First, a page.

Following Wild games, Content Coordinator Evan Sporer will give the Five Takeaways that he remembers from the contest. Tonight, he looks back at the Wild's 4-1 loss against the New York Islanders at Xcel Energy Center.
A game after the Wild held a potent Chicago Blackhawks power play off the board, a good sign for a penalty kill that had been stuttering of late, the Islanders made the Wild pay with their power play opportunities.
New York cashed in on two of its man-advantages, and had the better of special-teams play on Tuesday.
"We definitely lost the special teams battle tonight," Jarret Stoll said. "Special teams is work. On the power play, it's work, on the penalty kill, it's work, and we just didn't bring that work tonight."
The Islanders bookended the game with power-play goals, with one in the first period, and one in the third. With the Wild able to cut its deficit to a goal late in the second, an early Islanders power-play goal in period three made the comeback a much more difficult task.
"It's not the way you want to start the third, obviously trying to take that momentum we had in the second there," Chris Porter said. "It was a little bit of a buzz kill, but you have to credit them. Their power play was better than ours tonight, but our power play has been carrying us the last few games, so it's on us five-on-five at home."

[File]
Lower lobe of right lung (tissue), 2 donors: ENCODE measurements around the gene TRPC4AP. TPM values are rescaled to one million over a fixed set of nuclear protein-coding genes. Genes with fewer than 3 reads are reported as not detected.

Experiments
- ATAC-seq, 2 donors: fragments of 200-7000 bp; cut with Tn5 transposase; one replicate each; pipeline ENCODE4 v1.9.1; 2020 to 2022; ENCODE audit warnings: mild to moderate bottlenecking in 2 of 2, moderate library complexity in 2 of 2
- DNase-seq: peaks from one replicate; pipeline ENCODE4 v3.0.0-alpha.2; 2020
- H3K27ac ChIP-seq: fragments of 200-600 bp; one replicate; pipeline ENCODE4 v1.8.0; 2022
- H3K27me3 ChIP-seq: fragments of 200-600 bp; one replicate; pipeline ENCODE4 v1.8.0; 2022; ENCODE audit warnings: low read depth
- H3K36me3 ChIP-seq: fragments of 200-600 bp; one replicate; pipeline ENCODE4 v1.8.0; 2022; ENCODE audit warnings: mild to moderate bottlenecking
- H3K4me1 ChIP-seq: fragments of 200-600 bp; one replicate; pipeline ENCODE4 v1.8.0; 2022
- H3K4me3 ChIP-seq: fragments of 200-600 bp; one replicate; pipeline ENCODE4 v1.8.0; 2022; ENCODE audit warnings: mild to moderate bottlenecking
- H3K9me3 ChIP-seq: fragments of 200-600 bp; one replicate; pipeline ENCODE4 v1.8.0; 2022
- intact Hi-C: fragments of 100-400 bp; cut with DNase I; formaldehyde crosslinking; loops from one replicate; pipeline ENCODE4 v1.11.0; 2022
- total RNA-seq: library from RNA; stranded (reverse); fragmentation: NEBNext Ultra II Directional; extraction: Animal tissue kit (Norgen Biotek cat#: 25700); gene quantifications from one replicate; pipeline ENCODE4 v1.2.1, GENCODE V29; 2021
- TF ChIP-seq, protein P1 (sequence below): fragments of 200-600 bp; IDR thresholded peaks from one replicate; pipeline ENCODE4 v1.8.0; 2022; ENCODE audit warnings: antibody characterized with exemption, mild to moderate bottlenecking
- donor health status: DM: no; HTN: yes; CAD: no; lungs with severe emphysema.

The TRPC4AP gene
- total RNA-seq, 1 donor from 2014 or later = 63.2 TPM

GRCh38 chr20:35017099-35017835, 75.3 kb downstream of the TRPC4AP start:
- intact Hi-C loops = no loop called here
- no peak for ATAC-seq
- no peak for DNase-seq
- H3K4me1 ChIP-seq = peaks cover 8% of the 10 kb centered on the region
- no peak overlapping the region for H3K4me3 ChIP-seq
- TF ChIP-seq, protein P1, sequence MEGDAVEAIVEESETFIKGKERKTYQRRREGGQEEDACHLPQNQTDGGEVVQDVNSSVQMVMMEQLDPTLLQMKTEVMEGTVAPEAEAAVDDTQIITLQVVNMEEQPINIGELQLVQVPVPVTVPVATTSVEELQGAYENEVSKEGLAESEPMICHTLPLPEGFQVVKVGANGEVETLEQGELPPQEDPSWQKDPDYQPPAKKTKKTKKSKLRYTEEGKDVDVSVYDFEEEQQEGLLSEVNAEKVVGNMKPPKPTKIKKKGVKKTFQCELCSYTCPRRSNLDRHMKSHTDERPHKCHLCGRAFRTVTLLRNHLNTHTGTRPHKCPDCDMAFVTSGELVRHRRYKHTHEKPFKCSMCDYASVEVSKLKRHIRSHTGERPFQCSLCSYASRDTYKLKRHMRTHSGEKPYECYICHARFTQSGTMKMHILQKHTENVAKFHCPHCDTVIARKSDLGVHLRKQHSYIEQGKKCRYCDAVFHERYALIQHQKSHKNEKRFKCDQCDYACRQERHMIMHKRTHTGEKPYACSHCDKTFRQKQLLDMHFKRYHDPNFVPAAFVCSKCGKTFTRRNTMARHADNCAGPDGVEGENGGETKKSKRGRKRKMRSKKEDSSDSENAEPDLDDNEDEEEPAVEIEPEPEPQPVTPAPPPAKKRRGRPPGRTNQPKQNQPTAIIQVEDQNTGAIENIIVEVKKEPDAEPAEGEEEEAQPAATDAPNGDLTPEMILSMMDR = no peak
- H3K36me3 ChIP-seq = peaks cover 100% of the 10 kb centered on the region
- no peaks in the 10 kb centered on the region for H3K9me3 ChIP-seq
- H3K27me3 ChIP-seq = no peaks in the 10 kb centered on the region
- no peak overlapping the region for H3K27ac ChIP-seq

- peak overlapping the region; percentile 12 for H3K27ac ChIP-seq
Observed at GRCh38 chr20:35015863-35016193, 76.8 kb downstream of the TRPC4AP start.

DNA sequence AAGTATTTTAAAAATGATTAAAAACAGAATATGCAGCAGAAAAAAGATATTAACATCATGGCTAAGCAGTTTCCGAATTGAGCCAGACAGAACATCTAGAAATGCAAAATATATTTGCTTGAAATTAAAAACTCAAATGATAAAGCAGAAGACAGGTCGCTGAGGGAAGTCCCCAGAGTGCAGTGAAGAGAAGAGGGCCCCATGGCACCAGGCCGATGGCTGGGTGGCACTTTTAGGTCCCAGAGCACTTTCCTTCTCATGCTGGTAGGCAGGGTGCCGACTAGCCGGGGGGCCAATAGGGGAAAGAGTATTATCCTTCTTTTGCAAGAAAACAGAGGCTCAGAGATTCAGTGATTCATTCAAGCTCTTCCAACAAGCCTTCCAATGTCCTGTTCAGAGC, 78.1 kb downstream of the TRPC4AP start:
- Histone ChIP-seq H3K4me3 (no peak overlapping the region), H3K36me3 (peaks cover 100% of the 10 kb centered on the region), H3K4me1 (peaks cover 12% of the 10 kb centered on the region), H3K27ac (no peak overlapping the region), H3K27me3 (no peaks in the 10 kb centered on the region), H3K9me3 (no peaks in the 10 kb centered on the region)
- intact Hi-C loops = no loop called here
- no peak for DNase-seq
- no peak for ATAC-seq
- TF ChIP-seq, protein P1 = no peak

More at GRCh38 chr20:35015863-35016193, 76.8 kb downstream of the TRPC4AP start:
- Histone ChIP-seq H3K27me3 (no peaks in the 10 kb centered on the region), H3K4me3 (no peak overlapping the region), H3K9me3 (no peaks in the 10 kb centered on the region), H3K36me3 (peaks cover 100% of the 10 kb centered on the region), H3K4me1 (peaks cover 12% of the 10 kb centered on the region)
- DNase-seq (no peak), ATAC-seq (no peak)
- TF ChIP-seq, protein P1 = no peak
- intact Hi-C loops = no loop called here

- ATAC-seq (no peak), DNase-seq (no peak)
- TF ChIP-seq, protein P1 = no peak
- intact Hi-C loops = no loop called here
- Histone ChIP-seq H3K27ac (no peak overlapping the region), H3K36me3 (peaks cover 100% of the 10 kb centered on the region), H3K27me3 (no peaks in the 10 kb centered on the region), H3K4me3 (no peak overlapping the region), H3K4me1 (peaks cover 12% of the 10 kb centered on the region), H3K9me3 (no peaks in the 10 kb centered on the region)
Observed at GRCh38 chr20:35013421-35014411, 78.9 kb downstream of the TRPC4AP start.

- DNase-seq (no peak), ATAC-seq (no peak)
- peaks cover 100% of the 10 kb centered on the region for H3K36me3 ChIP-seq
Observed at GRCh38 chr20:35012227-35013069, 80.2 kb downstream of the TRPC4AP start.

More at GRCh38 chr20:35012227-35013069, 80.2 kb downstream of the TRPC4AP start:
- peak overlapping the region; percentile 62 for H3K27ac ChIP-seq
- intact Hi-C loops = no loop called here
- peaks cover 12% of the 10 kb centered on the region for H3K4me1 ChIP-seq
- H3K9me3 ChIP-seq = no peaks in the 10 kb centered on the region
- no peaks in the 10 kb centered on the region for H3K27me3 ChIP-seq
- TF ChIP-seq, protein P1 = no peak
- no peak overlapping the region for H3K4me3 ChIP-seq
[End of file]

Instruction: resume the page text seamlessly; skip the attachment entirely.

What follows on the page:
Special teams played a very large role in the outcome of the game on Tuesday, and the Wild came out on the wrong side of that exchange.
The Islanders made life very difficult for the Wild in the neutral zone, which had a trickledown effect, but really impacted what Minnesota was able to do offensively.
"We just got kind of got away from stuff," Charlie Coyle said. "Trying to make level plays kind of across, and easy turnovers for them to transition, going to our end and playing in our end."
When they don't have the puck, the Islanders hounded to get it back (as you'll read more about a bit later). Between the blue lines, New York doesn't sit back and wait for teams to try to come at them: they're in your face, not giving you time to think or make plays.
"[Torchetti] talks about making level plays, and we kind of slowed down the game too much," Matt Dumba said. "When we go to [Philadelphia] we're going to make a lot more, stronger plays going toward the net, and really drive pucks in. That's just something that we didn't do tonight."
One of the results of that was the Wild struggled to enter the offensive zone with support. Another factor was, when the Wild did create possession below the blue line, it was rushed into shots that didn't make it below the circle, and resulted in clears.
Gradually, the Wild adjusted, getting north by using the width of the ice to do so.
"We just kept trying to do everything one-on-one, and then even if we did get puck possession, we only had two guys going in on an entry, or if we had an entry, it was an even rush, or a two against three, and we didn't want to get the puck to the net," Torchetti said. "We were just trying to be too fine a line trying to win the game that way."